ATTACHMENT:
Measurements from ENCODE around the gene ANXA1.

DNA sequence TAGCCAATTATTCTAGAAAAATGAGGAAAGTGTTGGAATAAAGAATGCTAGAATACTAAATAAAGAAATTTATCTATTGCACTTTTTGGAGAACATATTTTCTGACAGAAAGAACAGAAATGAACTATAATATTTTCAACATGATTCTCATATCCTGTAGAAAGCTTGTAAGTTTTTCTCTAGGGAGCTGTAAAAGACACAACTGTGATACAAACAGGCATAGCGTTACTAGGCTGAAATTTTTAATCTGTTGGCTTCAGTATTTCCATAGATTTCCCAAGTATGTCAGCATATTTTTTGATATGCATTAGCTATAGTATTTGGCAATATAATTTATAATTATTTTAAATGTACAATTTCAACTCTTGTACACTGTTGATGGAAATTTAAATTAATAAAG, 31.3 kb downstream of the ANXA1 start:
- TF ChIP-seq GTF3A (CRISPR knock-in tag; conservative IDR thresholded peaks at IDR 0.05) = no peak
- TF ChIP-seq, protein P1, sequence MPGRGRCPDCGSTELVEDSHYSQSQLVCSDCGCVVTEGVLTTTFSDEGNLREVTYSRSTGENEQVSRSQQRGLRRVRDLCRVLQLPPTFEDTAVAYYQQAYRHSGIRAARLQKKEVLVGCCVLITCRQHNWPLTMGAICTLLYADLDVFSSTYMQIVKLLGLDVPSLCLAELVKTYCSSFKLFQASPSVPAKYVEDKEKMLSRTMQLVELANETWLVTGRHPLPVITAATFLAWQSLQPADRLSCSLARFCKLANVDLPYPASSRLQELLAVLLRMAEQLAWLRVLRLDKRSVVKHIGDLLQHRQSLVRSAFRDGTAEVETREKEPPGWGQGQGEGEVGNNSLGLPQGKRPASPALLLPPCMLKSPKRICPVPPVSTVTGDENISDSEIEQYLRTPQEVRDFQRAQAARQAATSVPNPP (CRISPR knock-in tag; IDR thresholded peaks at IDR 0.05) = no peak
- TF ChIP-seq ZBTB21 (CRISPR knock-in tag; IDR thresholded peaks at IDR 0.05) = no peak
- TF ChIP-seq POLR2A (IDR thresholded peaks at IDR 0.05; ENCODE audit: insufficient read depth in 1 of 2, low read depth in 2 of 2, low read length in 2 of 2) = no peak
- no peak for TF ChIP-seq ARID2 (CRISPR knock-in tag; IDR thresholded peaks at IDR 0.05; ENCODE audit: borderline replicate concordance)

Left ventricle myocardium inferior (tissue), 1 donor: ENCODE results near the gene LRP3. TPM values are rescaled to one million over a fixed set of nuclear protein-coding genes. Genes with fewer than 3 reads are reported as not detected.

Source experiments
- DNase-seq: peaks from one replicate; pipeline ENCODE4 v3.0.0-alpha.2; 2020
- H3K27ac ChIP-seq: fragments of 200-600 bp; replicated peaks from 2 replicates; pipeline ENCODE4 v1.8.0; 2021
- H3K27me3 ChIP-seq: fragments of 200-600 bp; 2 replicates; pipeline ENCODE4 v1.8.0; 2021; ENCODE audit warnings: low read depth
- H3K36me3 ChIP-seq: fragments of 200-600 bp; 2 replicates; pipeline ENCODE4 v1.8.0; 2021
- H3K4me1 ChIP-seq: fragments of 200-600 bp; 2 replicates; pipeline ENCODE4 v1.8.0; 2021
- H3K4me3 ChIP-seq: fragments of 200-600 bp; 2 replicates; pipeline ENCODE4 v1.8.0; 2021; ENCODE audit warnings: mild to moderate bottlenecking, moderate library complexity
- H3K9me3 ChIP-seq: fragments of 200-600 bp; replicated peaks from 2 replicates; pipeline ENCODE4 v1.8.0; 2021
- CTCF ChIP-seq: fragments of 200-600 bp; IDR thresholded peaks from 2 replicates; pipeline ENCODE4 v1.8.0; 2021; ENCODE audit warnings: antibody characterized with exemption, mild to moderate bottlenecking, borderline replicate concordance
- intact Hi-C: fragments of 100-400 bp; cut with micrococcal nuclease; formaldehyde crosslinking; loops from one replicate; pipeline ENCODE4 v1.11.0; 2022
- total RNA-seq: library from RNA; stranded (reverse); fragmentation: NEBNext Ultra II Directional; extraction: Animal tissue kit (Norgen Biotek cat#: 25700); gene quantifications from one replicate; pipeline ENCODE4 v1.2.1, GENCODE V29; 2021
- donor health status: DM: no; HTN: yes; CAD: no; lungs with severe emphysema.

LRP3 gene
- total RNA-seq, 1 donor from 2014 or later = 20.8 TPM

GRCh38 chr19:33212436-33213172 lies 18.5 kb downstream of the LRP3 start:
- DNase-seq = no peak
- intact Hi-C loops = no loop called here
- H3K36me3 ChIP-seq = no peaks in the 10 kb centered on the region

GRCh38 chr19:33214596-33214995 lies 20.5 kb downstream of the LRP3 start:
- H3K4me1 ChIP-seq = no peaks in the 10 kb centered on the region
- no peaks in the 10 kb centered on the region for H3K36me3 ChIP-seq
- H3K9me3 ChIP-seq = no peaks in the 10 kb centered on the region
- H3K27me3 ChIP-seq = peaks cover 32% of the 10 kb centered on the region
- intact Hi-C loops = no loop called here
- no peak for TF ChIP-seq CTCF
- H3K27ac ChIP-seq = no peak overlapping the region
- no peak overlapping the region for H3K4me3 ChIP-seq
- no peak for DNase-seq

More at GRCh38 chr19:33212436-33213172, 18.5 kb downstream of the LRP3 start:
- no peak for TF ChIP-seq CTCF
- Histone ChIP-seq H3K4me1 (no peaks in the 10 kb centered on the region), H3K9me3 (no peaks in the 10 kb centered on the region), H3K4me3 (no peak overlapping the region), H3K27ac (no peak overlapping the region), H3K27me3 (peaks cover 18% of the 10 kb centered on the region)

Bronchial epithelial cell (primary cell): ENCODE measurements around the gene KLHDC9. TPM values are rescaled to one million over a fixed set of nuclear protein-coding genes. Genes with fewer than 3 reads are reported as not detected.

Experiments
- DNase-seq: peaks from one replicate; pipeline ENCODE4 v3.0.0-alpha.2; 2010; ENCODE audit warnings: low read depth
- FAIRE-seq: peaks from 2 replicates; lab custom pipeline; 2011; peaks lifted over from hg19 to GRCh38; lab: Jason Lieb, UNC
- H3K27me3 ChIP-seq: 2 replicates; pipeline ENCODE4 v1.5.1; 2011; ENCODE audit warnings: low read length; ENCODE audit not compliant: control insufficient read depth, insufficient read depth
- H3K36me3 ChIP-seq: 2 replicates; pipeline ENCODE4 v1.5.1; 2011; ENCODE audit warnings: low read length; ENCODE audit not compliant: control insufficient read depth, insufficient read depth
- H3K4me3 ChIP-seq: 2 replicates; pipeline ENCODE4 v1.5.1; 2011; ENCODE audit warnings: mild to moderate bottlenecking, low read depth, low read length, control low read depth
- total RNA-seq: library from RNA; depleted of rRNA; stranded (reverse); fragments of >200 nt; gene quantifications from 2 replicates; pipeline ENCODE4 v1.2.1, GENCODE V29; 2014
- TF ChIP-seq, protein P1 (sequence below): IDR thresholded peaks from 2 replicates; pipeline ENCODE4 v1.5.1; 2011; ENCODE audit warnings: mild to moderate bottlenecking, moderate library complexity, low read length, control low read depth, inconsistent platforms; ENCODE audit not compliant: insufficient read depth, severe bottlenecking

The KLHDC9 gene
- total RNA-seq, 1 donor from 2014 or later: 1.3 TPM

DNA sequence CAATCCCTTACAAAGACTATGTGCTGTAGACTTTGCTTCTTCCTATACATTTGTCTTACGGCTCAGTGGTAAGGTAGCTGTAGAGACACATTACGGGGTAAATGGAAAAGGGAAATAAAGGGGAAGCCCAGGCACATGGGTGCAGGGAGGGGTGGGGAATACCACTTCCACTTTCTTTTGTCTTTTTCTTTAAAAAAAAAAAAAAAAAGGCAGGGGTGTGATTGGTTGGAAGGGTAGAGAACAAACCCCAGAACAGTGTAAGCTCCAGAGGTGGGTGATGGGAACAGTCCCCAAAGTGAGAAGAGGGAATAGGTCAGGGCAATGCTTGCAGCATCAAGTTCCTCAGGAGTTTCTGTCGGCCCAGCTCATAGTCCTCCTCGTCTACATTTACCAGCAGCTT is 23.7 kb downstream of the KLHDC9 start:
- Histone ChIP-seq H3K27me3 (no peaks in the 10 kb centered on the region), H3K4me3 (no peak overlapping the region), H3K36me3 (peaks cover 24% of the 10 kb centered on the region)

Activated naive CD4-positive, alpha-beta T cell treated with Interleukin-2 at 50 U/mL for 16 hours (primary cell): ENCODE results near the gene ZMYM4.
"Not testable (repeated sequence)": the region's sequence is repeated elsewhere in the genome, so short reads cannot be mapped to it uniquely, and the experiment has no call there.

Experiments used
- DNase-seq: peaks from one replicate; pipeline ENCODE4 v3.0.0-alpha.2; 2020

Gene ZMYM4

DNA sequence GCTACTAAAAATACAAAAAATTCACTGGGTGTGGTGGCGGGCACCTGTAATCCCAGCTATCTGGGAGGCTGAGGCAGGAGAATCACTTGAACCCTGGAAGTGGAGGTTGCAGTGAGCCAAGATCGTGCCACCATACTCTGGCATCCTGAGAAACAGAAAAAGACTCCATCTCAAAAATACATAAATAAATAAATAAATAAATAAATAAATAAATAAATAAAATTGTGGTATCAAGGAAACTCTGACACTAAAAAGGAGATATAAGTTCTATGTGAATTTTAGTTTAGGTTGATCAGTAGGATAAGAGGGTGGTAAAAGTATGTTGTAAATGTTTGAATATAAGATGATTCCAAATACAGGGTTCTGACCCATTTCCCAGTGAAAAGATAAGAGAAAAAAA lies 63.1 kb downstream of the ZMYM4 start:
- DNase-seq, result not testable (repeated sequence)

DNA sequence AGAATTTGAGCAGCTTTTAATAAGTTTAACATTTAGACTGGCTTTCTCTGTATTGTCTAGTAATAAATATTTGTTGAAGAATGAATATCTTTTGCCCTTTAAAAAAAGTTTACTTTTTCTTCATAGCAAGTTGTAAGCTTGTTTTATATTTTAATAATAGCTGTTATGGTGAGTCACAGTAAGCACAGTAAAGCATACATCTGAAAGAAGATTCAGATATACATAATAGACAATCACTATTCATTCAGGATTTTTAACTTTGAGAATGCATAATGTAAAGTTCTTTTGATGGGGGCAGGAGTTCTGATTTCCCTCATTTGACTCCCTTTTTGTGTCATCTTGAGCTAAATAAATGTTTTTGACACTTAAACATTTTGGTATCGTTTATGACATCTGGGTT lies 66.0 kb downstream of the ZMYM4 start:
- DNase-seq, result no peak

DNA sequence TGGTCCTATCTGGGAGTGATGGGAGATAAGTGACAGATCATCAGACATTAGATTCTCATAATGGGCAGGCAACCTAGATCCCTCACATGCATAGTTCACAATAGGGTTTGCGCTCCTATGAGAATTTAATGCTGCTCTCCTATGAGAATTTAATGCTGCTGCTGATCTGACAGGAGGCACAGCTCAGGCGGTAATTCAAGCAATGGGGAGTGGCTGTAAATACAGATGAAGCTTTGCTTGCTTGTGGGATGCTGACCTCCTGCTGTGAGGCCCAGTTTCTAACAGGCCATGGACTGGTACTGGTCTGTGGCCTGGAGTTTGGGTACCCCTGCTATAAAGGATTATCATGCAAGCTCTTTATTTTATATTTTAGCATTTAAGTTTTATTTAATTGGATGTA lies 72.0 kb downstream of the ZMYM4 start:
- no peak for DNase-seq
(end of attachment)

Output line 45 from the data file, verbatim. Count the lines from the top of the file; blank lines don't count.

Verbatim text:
- H3K36me3 ChIP-seq: 2 replicates; pipeline ENCODE4 v1.5.1; 2011; ENCODE audit warnings: low read length; ENCODE audit not compliant: control insufficient read depth, insufficient read depth